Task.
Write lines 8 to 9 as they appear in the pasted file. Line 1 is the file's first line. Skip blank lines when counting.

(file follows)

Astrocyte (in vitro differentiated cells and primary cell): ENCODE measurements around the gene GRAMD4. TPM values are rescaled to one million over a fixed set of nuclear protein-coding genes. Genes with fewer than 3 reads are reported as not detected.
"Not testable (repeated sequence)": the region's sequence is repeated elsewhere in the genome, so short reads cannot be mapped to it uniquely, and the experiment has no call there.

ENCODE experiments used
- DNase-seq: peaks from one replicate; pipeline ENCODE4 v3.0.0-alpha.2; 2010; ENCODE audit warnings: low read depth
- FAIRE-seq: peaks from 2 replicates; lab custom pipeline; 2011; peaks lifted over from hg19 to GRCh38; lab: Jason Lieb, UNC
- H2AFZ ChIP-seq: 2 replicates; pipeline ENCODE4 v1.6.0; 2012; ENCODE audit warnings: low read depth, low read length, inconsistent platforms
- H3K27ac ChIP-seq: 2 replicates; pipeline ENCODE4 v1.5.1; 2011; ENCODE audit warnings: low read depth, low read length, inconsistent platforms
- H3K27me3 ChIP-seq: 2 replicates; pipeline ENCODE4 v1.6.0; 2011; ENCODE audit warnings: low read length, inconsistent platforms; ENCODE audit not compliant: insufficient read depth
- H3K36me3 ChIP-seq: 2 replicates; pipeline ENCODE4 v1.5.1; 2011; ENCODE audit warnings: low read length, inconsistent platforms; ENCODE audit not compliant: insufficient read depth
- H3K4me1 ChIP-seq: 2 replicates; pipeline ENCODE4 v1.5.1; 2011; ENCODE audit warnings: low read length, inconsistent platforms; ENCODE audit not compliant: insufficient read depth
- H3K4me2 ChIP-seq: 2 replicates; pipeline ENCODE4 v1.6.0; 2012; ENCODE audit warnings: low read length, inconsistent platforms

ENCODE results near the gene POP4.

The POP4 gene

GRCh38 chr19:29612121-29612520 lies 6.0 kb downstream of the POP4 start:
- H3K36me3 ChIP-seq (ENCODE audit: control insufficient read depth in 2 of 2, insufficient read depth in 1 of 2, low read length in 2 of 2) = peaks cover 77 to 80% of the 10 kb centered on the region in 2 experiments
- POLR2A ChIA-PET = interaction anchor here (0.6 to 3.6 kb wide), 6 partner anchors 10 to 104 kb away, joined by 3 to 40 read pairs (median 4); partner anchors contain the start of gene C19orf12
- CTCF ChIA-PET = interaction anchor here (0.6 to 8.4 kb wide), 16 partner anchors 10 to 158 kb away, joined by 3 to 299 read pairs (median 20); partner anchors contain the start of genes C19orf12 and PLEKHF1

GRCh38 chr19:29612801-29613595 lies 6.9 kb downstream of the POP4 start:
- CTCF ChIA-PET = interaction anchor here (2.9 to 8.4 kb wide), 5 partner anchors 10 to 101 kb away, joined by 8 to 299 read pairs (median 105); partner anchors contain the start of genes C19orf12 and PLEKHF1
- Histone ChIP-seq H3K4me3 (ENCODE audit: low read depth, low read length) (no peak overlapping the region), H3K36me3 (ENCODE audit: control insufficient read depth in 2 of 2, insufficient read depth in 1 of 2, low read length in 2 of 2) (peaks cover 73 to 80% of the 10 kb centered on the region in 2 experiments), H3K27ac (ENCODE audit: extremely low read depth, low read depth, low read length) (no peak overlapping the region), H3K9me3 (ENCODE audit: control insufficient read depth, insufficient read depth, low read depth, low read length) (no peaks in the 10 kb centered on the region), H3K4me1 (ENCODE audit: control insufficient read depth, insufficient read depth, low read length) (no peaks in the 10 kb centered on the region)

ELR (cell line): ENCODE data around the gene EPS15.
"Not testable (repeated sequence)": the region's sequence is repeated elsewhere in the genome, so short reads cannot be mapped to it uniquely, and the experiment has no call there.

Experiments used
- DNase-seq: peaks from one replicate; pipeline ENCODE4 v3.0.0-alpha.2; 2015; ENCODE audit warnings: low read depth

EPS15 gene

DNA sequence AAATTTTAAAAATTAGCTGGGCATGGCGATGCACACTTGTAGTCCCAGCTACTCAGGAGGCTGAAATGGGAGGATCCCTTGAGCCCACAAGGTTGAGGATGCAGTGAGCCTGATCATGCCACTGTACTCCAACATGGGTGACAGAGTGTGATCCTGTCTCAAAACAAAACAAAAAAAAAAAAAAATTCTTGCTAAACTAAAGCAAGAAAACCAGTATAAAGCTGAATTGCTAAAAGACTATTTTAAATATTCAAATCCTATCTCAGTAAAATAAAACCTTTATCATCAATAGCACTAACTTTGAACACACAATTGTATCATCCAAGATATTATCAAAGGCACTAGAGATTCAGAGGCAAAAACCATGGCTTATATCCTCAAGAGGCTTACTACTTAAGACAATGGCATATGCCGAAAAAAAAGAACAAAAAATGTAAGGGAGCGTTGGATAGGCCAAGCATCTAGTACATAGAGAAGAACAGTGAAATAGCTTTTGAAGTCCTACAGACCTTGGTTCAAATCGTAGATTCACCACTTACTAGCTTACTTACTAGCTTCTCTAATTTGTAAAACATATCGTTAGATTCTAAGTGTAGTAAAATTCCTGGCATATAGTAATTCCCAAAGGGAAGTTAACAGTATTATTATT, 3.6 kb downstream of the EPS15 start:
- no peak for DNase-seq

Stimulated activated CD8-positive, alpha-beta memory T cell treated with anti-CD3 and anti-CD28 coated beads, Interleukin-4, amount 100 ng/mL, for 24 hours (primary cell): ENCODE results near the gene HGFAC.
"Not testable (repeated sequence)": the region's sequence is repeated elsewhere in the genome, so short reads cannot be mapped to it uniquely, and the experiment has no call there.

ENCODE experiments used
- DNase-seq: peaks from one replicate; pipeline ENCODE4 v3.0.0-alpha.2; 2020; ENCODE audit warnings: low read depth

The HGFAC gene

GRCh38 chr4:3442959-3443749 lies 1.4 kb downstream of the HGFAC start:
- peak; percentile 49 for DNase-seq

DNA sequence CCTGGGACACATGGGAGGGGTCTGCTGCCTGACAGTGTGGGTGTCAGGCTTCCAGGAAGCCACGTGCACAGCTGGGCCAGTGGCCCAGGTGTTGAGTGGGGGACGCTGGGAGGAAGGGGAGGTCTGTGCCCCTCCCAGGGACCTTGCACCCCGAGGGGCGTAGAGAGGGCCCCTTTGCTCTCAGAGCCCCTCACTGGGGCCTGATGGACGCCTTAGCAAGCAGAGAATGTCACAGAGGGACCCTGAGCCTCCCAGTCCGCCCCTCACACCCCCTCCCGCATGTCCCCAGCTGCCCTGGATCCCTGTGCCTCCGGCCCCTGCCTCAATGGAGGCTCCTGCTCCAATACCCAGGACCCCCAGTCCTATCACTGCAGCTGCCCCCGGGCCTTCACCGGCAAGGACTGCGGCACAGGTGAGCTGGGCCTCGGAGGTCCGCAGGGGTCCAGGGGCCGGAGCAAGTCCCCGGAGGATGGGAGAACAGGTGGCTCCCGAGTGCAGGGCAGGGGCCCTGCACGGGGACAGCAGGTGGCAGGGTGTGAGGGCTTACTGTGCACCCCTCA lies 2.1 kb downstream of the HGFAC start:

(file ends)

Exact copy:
- H3K27me3 ChIP-seq: 2 replicates; pipeline ENCODE4 v1.6.0; 2011; ENCODE audit warnings: low read length, inconsistent platforms; ENCODE audit not compliant: insufficient read depth
- H3K36me3 ChIP-seq: 2 replicates; pipeline ENCODE4 v1.5.1; 2011; ENCODE audit warnings: low read length, inconsistent platforms; ENCODE audit not compliant: insufficient read depth